Trans Rights Are Human Rights

Riding up Bank St here in Ottawa this afternoon, past the Canadian Union of Postal Employees (CUPW) storefront, I saw two huge banners–in their even bigger street facing window–in English and in French shouting out for all to see:


It is the slogan of the Trans Human Rights Campaign here in Ontario to amend the Ontario Human Rights Code to include gender identity. To effect this change the current vehicle is Toby’s Law–though only yet a private member’s bill in the Ontario Legislature.

I let out a yelp of joy–I’m sure no one on the bus realized why I was so excited.

And yes, I am SO excited.

The world has changed.

Over the few years I’ve been an advocate for trans people, I’ve known so many who will, in private, express their support but manage not to give public voice to it.

One candidate for the New Democratic Party (NDP) nomination to run for Parliament in my riding in the last federal election spoke movingly about the power of coming out as a gay man in his speech. And yet he responded to my email asking if he supported amending the Canadian Human Rights Act to include gender identity and gender expression (GI/E) by saying he would never say this in public. None of the other candidates were that blunt.

Fortunately, he never did win the nomination.

The outgoing Member of Parliament–Ed Broadbent, a former leader of the NDP–in his speech to the meeting mentioned “all sexual orientations” but said nothing about GI/E, as if sexual orientation said it all–clearly a common misconception and sometimes intention.

One non-candidate for the nomination who gave a speech actually said “all sexual orientations and gender identities.” I went up to her after the speeches and thanked her–I always do this when people declare themselves because it is so rare and so wonderful; she didn’t think it was anything special.

And it shouldn’t be.

I have always why wondered those who present themselves as champions of the marginal and excluded are so unaware and/or unwilling to break the silence about those who remain excluded from the formal articulation of their human rights, probably the last marginal people who are–and as a consequence of this silence remain among the most marginal in society.

In my own case, I know precisely why I was silent–for 40 years.

I was ashamed.

Growing up in the 50’s and 60’s it was part of the very fabric of my being that I could not speak this. People coming along now do not understand how effectively this shame was transmitted, especially to male-bodied children. There was no time when I did not know this shame and the reason why.

No words were needed.

As an adult it took 12 years of therapy–for depression, of course–before I could say the words. And although my psychiatrist had never worked with a transsexual person before, he knew me more than well enough by this time that he gave me my first diagnosis on the spot. Within the year I went to the only doctor in Ottawa who prescribes hormones and the rest is history.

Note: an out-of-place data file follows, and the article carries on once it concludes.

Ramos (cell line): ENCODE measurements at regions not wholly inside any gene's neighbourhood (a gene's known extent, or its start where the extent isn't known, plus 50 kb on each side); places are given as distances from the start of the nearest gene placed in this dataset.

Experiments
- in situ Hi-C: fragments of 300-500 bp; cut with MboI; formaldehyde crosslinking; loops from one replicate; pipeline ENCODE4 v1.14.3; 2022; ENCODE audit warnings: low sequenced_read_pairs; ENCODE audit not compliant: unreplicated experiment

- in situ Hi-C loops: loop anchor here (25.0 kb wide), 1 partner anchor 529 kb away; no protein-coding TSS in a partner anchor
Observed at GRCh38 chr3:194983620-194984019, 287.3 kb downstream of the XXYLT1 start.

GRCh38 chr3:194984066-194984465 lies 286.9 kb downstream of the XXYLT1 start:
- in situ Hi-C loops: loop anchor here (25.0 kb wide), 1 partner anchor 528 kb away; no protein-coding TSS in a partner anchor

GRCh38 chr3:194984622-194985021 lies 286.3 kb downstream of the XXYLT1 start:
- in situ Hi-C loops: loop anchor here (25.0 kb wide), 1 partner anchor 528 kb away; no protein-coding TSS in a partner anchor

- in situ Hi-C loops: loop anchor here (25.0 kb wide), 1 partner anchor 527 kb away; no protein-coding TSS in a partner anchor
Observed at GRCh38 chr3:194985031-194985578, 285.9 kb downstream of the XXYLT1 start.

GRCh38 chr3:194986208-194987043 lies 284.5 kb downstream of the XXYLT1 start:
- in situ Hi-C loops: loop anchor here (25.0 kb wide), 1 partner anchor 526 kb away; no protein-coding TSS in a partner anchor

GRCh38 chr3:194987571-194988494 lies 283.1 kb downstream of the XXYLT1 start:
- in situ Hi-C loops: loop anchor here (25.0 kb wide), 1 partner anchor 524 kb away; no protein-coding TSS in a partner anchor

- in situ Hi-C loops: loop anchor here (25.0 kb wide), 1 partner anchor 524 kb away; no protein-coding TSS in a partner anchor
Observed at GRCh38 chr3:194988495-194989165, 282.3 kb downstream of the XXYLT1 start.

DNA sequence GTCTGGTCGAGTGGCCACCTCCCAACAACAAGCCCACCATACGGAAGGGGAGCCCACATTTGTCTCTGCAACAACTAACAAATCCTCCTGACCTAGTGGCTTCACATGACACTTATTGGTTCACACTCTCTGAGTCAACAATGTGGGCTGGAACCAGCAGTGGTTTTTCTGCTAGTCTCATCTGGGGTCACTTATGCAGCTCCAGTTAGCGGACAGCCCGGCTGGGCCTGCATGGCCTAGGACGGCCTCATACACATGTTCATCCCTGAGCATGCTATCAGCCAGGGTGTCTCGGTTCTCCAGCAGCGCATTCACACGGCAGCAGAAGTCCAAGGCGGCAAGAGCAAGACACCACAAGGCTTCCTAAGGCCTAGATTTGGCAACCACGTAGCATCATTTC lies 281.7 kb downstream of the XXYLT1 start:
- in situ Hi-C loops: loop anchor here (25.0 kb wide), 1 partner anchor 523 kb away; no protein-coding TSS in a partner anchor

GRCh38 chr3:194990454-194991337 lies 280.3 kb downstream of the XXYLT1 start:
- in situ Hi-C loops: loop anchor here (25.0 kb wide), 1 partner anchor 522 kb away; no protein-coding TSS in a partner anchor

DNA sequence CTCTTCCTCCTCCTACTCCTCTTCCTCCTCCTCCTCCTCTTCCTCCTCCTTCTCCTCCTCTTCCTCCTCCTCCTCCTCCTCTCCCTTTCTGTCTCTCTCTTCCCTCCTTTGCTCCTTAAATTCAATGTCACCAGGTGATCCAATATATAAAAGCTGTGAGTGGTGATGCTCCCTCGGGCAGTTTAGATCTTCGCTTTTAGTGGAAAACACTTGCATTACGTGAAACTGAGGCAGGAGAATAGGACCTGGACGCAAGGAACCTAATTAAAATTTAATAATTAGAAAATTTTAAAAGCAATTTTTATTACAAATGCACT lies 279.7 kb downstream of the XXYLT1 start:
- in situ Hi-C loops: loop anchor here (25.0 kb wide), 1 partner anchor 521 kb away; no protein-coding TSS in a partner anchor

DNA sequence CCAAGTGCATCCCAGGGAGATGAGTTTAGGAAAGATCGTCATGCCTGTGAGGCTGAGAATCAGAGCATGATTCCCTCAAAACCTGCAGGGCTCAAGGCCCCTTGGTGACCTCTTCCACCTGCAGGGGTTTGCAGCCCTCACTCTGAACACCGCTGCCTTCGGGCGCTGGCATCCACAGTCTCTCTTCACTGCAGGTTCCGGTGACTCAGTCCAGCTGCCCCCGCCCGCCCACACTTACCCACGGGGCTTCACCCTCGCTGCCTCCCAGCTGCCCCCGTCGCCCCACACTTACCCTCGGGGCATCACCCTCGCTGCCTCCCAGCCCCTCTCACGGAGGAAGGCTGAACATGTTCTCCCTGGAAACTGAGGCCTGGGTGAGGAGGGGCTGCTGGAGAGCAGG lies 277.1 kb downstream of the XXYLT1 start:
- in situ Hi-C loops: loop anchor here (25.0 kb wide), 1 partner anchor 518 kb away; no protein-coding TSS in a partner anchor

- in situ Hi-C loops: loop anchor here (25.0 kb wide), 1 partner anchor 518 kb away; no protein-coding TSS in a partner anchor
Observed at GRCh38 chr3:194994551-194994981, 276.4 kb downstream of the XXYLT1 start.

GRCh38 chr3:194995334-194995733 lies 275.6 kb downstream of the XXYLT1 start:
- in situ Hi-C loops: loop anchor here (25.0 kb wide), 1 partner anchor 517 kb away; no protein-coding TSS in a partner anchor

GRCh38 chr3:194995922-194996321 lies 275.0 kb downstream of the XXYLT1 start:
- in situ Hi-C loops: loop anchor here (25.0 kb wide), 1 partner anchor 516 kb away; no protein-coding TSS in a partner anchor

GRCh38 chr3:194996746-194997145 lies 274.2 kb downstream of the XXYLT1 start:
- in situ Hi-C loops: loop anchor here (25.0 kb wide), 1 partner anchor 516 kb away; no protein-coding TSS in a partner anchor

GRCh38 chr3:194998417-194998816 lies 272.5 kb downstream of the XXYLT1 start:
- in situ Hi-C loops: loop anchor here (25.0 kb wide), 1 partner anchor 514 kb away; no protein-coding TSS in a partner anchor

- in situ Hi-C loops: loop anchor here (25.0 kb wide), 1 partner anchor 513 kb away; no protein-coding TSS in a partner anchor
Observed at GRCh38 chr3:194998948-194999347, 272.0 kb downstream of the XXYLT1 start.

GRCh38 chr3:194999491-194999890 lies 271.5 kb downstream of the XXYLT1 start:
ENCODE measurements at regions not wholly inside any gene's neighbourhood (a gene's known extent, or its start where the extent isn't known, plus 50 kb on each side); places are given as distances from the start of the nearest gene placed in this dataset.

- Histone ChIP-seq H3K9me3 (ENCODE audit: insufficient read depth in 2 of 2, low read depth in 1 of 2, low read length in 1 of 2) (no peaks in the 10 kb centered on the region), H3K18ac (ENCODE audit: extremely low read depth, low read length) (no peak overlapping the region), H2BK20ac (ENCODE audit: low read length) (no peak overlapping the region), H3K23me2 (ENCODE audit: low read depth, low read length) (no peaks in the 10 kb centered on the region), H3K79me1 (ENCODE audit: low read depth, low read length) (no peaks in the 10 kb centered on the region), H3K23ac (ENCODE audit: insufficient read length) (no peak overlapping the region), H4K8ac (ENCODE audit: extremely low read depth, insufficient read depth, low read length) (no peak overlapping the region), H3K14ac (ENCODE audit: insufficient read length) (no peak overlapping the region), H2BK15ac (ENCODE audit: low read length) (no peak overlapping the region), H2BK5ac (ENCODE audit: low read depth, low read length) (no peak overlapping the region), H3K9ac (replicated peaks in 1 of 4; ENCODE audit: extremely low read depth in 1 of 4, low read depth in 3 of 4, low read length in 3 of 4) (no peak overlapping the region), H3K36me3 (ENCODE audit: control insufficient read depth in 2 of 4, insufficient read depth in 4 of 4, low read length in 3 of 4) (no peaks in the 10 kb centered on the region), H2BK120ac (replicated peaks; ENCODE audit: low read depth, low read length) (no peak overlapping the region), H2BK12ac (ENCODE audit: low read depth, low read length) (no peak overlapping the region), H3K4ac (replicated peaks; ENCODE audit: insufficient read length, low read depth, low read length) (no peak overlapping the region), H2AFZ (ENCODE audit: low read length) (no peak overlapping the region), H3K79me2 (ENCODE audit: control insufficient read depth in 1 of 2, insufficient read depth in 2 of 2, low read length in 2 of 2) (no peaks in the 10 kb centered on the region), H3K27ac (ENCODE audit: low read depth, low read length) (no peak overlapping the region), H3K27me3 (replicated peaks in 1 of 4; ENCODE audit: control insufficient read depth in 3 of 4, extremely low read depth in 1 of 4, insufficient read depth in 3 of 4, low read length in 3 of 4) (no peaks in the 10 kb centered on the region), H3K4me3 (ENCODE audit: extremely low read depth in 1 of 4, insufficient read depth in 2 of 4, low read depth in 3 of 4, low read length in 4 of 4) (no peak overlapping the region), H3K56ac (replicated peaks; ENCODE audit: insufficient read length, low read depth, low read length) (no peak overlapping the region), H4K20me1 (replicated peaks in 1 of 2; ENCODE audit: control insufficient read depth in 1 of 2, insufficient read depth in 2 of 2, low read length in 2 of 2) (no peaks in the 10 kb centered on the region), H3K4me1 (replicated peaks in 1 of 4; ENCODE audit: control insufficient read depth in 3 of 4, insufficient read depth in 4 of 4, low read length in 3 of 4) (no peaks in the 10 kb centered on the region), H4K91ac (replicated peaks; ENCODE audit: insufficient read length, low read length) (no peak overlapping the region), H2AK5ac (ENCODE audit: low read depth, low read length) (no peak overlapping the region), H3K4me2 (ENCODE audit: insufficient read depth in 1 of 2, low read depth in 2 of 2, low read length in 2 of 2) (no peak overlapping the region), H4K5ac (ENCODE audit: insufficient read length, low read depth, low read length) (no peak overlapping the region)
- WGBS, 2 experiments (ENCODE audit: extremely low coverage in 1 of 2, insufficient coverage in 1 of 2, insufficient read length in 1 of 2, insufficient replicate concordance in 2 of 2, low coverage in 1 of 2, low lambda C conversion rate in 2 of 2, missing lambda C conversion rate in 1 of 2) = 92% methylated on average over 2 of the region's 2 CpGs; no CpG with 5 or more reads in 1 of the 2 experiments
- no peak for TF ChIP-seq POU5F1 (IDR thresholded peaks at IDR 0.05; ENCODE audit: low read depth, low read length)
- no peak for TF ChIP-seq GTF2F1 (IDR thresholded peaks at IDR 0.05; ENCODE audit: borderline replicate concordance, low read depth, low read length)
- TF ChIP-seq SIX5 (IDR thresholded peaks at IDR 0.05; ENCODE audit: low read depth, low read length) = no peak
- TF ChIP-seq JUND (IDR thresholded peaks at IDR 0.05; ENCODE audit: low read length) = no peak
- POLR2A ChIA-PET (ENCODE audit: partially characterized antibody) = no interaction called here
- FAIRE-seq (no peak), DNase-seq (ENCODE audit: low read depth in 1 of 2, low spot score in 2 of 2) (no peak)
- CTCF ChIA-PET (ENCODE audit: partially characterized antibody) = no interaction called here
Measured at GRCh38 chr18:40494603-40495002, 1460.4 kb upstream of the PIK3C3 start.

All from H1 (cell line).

For myself, I realized that to get the words out was quite simply to change the world.

Reflecting, I realized this is the flipside of cissexual privilege and why the world remains silent about people like me and I learned a truth about privilege and its flipside, oppression.

I had expected all gay and lesbian people and their organizations–and especially when they adopt the T–to understand this in a way those who share in the privilege of white, middle-class, heterosexuality just don’t. That they would have examined privilege and understand that, as I now do, it is not so much a stagnant body of water it is, like oppression, a series of cascades.

And that we are all quite capable of it.

I know I am.

But how can they be silent? Or worse, speak what is clearly not true? Is it shame, that maybe if they acknowledge that GI/E is different from sexual orientation they will lose their status in society? And be reviled as so many trans people are?

Or that as individuals they will lose their positions, income and personal privilege? This is not, of course, shame. It is inconvenience.

The struggle for human rights is not convenient and it is certainly divisive.

But on whose side will you be counted?

On the posters on the windows of the CUPW storefront are big, beautiful butterflies.

This has become more and more a symbol used by those few who serve our communities. When recently in Montreal for surgery, I noticed that Dr. Pierre Brassard–pretty much one of the very best, if not the best in the world–uses it. As does Helma Seidl the gender specialist, actually better described as a transition assistant here in Ottawa who has helped me through so much.

Through transition and even more so now post-op and through all the truly metamorphic changes in my life I know that even while their convenient silence continues to offend my sense of right, it can no longer shame or harm me in any way.

I don’t need them. And more importantly, we don’t need them.

The world is dividing into those who are right and those who are wrong. The die is cast.

The divisions will be clear for all to see and the excuse “It was inconvenient” will take its place in history with “I was only following orders.”



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